# nLab (infinity,1)-quasitopos

Contents

### Context

#### $(\infty,1)$-Topos Theory

(∞,1)-topos theory

## Constructions

structures in a cohesive (∞,1)-topos

# Contents

## Idea

The notion of $(\infty,1)$-quasitopos is the (∞,1)-topos-analog of the notion of quasitopos.

## Definition

###### Definition

An (∞,1)-bisite is an (∞,1)-category $C$ together with two (∞,1)-Grothendieck topologies, $J$ and $K$ such that $J \subseteq K$.

###### Definition

Let $C$ be an (∞,1)-bisite. Say an (∞,1)-presheaf $F \in (\infty,1)PSh(C)$ is $\left(J,K\right)$-biseparated if it is an (∞,1)-sheaf for $J$ and for every $K$-covering sieve $U \to X$ in $C$ we have that the induced morphism

$(\infty,1)PSh_C(X,F) \hookrightarrow (\infty,1)PSh_C(U,F)$

We say it is $n-\left(J,K\right)$-biseparated if

the induced morphism

$(\infty,1)PSh_C(X,F) \hookrightarrow (\infty,1)PSh_C(U,F)$

is an (n-1)-truncated object in the (∞,1)-overcategory $\left(\infty-Gpd\right)/(\infty,1)PSh_C(U,F)$.

###### Definition

A (Grothendieck) $(\infty,1)$-quasitopos is an (∞,1)-category that is equivalent to the full sub-(∞,1)-category of some $(\infty,1)PSh_C$ on the $n-\left(J,K\right)$-biseparated $(\infty,1)$-presheaves, on some (∞,1)-bisite $\left(C,J,K\right)$.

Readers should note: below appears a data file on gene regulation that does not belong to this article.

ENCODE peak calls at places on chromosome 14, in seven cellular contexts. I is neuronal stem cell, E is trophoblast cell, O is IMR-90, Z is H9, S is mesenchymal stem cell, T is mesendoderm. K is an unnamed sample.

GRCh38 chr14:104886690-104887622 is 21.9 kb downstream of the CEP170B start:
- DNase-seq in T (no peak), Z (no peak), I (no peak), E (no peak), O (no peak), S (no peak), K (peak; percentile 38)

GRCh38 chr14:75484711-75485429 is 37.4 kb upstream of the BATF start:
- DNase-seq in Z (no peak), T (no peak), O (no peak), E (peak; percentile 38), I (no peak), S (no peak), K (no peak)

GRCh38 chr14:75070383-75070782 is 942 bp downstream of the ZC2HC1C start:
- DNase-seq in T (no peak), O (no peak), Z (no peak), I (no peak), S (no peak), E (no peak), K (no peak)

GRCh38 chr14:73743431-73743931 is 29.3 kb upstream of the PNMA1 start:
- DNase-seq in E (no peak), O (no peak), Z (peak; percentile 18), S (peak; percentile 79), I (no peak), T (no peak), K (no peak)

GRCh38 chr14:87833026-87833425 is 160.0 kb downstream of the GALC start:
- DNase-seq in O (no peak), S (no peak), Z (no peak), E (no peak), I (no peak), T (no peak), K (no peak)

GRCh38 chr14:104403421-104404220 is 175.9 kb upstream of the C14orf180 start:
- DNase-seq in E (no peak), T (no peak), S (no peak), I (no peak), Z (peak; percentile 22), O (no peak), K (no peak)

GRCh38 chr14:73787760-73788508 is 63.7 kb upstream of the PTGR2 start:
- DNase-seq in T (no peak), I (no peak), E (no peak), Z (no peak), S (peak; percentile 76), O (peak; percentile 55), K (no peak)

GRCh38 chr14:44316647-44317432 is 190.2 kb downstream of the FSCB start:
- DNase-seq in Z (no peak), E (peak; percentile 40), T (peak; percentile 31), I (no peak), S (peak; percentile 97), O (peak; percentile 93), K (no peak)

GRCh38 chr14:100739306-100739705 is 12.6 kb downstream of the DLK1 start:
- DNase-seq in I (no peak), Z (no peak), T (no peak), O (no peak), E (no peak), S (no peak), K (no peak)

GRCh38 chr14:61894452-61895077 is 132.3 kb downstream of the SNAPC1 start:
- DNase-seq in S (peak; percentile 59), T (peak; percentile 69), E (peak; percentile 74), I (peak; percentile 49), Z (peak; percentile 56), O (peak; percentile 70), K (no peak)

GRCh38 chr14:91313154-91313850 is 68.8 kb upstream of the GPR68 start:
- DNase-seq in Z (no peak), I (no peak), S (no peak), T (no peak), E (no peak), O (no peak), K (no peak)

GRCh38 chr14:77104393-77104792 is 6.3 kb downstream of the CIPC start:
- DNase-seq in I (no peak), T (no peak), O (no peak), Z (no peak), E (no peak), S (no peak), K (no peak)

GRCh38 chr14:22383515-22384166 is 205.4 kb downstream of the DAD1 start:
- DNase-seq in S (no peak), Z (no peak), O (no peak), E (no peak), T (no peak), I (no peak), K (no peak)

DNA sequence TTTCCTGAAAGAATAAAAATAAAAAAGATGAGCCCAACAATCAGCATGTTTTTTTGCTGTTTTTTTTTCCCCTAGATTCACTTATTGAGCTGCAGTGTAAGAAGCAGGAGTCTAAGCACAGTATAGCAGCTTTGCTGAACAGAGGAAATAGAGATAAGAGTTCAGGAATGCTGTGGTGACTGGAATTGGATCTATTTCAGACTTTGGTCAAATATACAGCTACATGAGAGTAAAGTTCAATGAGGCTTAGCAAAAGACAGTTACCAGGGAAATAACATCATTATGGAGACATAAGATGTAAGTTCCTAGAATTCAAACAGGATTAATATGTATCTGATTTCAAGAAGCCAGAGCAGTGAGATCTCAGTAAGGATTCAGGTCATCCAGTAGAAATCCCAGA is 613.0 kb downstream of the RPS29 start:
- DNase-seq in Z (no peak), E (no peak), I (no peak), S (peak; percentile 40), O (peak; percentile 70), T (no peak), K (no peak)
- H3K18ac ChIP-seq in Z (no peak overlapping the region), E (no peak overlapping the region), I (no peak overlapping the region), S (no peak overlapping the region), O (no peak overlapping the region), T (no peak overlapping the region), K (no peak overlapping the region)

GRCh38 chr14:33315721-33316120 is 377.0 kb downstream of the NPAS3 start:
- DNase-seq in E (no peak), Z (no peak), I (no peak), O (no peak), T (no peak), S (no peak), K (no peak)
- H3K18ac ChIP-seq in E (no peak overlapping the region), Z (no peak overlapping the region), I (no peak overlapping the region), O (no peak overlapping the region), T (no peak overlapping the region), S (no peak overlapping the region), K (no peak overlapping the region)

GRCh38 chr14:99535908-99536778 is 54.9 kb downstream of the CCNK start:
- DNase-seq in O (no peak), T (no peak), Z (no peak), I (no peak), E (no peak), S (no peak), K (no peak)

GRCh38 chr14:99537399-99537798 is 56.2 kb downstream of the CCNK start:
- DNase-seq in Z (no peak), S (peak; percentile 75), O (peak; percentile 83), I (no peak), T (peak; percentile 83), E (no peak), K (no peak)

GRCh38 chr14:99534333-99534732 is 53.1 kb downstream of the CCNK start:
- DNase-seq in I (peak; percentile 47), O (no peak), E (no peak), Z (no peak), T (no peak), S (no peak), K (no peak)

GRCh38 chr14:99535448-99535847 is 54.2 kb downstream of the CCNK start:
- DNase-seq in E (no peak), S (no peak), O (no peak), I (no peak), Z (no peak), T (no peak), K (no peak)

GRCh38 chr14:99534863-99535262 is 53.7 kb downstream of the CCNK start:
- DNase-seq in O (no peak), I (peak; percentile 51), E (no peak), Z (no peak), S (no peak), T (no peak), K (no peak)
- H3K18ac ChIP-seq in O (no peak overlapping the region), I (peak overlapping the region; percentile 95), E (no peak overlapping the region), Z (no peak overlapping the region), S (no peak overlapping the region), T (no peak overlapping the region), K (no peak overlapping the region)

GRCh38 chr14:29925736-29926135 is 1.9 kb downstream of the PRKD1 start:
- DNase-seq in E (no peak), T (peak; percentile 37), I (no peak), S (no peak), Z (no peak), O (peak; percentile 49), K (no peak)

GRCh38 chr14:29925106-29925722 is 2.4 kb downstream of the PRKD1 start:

## Examples

For $\mathbf{H}$ a local (∞,1)-topos

$\mathbf{H} \stackrel{\stackrel{\overset{Disc}{\leftarrow}}{\underset{\Gamma}{\to}}}{\underset{Codisc}{\leftarrow}} \infty Grpd$

and $C$ be a site of definition for $\mathbf{H}$, the $(\infty,1)$-quasitopos on $C$ that factors the geometric embedding $Codisc \infty Grpd \hookrightarrow \mathbf{H}$

$\infty Grpd \stackrel{\overset{\Gamma}{\leftarrow}}{\underset{Codisc}{\hookrightarrow}} Conc(\mathbf{H}) \stackrel{\overset{concretization}{\leftarrow}}{\underset{}{\hookrightarrow}} \mathbf{H}$

is that of concrete objects in $\mathbf{H}$, the analog of concrete sheaves.

• quasitopos

• $(\infty,1)$-quasitopos

The definition as it stands, originated out of a discussion between Urs Schreiber and David Carchedi. The suggestion to rephrase the definition in terms of bisites came from Mike Shulman.